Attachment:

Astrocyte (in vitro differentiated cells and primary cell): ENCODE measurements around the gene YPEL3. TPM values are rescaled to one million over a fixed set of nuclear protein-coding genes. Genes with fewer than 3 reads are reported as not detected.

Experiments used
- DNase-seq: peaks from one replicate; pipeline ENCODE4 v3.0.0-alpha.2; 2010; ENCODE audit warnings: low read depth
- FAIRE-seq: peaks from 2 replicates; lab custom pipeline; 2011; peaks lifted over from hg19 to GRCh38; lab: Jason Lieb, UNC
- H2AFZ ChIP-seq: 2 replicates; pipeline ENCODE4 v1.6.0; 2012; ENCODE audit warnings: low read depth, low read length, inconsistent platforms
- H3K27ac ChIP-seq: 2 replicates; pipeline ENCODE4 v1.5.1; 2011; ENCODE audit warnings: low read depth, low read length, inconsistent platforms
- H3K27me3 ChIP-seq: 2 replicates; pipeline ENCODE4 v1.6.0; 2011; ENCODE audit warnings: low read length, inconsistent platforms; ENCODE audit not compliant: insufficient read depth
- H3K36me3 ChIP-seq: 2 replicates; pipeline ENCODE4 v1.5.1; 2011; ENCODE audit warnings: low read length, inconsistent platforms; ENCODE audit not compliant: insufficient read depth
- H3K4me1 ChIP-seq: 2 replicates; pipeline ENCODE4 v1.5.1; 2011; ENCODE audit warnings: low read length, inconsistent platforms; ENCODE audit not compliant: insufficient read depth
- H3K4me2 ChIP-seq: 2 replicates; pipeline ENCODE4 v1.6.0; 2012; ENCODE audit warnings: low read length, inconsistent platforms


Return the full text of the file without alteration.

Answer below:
Astrocyte (in vitro differentiated cells and primary cell): ENCODE measurements around the gene YPEL3. TPM values are rescaled to one million over a fixed set of nuclear protein-coding genes. Genes with fewer than 3 reads are reported as not detected.

Experiments used
- DNase-seq: peaks from one replicate; pipeline ENCODE4 v3.0.0-alpha.2; 2010; ENCODE audit warnings: low read depth
- FAIRE-seq: peaks from 2 replicates; lab custom pipeline; 2011; peaks lifted over from hg19 to GRCh38; lab: Jason Lieb, UNC
- H2AFZ ChIP-seq: 2 replicates; pipeline ENCODE4 v1.6.0; 2012; ENCODE audit warnings: low read depth, low read length, inconsistent platforms
- H3K27ac ChIP-seq: 2 replicates; pipeline ENCODE4 v1.5.1; 2011; ENCODE audit warnings: low read depth, low read length, inconsistent platforms
- H3K27me3 ChIP-seq: 2 replicates; pipeline ENCODE4 v1.6.0; 2011; ENCODE audit warnings: low read length, inconsistent platforms; ENCODE audit not compliant: insufficient read depth
- H3K36me3 ChIP-seq: 2 replicates; pipeline ENCODE4 v1.5.1; 2011; ENCODE audit warnings: low read length, inconsistent platforms; ENCODE audit not compliant: insufficient read depth
- H3K4me1 ChIP-seq: 2 replicates; pipeline ENCODE4 v1.5.1; 2011; ENCODE audit warnings: low read length, inconsistent platforms; ENCODE audit not compliant: insufficient read depth
- H3K4me2 ChIP-seq: 2 replicates; pipeline ENCODE4 v1.6.0; 2012; ENCODE audit warnings: low read length, inconsistent platforms